Of all the antagonists the theater has thrown at us over the centuries — the bloodthirsty royals, the cannibal barbers — death is the most formidable, if also the most dramatically inert. The inevitability of death is thus an almost-inevitable theme for Young Jean Lee, the downtown disrupter lately making an uptown turn. Yet it finds ways to make an unswallowable premise go down easy.
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It's a celebration of the things we do, say, and sing to keep ourselves going as we hurtle toward the finish line. At a few points I found the writing charged with human insight. Read more Read less. Full band. Would love to hear a soundtrack released.
But perhaps at this time, this is what we need. Just the small beauty of simple things, of heart and soul and humanity before everything else. The beauty of theatre has always been in its collective experience of space. Sometimes, all you need are those reminders that things can be bad. That tragedy will reach us all. The enormity of what we are facing right now as a global community is unfathomable; but it is just as important to remember and acknowledge the small ways we are hurting, too: the lost sleep, the loved ones across suddenly uncrossable state and national borders, the disappearance of physical touch. But we have faced grief and tragedy, heartache and pain. We have not survived this before.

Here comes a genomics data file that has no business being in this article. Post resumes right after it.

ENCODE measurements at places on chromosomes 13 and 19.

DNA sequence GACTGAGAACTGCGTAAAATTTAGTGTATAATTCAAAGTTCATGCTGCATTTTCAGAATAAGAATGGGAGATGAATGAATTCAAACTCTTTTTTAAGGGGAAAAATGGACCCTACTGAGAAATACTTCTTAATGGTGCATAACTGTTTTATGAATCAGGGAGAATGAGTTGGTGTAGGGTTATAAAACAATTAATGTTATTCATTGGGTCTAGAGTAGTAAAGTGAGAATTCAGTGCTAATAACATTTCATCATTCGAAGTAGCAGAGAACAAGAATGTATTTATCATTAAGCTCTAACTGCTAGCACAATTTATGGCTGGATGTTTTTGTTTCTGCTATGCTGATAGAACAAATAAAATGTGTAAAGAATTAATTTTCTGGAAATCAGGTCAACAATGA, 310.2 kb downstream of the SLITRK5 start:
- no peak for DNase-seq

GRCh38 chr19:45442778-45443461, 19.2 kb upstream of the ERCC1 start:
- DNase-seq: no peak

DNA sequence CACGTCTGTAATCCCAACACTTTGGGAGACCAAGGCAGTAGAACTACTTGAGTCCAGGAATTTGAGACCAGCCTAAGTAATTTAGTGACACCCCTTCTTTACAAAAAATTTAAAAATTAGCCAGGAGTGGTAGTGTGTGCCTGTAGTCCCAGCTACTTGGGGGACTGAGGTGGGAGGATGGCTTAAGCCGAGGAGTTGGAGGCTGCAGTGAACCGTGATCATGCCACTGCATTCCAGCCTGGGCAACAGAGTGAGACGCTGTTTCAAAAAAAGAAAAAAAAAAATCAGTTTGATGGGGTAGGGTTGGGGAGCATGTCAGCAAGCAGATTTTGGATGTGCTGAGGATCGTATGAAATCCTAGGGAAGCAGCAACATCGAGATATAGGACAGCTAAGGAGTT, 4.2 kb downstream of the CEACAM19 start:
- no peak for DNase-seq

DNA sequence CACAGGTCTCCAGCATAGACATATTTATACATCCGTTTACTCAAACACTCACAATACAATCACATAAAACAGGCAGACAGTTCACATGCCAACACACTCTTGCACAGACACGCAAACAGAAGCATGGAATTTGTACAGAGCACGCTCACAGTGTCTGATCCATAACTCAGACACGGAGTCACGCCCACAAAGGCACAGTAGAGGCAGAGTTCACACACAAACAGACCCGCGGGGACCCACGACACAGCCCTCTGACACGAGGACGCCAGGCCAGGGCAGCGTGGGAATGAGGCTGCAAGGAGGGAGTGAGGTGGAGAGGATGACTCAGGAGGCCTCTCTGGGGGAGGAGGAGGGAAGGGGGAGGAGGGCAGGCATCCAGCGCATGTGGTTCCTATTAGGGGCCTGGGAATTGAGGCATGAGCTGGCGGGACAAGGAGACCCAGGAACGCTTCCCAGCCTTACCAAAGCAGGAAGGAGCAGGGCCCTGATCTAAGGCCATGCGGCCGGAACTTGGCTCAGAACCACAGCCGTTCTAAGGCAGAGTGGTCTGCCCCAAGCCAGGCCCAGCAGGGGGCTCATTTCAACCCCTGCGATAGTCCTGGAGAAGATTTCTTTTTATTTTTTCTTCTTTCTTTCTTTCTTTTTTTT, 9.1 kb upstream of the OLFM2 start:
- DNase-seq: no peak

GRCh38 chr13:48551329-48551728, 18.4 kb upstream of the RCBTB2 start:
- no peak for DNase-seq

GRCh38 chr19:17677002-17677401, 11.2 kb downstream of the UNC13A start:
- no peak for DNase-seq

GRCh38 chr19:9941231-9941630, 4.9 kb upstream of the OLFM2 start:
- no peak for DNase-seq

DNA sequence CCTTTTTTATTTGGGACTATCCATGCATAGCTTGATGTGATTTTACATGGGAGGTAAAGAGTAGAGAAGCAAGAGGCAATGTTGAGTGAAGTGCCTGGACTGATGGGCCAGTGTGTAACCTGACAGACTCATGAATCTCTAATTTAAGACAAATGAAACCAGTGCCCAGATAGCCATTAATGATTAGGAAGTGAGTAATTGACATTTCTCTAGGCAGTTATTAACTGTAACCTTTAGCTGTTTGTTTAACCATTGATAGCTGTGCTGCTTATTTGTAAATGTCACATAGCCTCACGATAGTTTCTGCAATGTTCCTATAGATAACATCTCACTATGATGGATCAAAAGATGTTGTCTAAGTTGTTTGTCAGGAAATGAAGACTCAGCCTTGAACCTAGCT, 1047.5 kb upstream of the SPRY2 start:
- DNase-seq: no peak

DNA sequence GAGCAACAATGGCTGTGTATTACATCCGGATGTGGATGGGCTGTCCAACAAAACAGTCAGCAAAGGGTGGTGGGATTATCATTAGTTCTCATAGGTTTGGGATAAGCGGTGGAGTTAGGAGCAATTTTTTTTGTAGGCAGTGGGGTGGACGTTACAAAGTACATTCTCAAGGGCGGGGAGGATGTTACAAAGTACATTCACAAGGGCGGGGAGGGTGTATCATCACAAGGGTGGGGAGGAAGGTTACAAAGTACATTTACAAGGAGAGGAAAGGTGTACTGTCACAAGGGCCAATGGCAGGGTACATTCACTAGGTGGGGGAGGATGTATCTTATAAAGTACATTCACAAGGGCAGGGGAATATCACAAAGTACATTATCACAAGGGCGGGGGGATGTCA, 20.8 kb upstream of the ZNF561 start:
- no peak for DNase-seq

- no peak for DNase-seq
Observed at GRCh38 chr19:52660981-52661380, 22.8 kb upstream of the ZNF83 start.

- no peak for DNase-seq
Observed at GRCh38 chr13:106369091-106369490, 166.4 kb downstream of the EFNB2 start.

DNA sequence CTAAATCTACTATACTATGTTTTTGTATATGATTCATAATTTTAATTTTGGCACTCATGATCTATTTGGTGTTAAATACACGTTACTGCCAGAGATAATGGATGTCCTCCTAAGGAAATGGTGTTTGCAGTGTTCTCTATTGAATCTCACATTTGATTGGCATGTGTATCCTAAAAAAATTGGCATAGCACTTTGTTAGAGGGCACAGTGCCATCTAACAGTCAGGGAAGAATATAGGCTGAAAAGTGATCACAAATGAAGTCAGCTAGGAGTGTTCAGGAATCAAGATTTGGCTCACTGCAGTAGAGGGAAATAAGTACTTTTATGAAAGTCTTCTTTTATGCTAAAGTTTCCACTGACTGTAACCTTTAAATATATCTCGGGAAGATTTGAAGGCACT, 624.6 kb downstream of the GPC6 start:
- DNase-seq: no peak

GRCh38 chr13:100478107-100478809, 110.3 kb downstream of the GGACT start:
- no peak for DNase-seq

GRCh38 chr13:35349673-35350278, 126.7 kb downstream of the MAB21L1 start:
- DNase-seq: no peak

The song was released on 10 December and more widely on 17 December A limited-edition seven-inch record was also released at a later date. Regarding the song, Middleton notes that the song has "nothing whatsoever" to do with Christmas and that it is about "general life worries. From Wikipedia, the free encyclopedia. Full Time Hobby.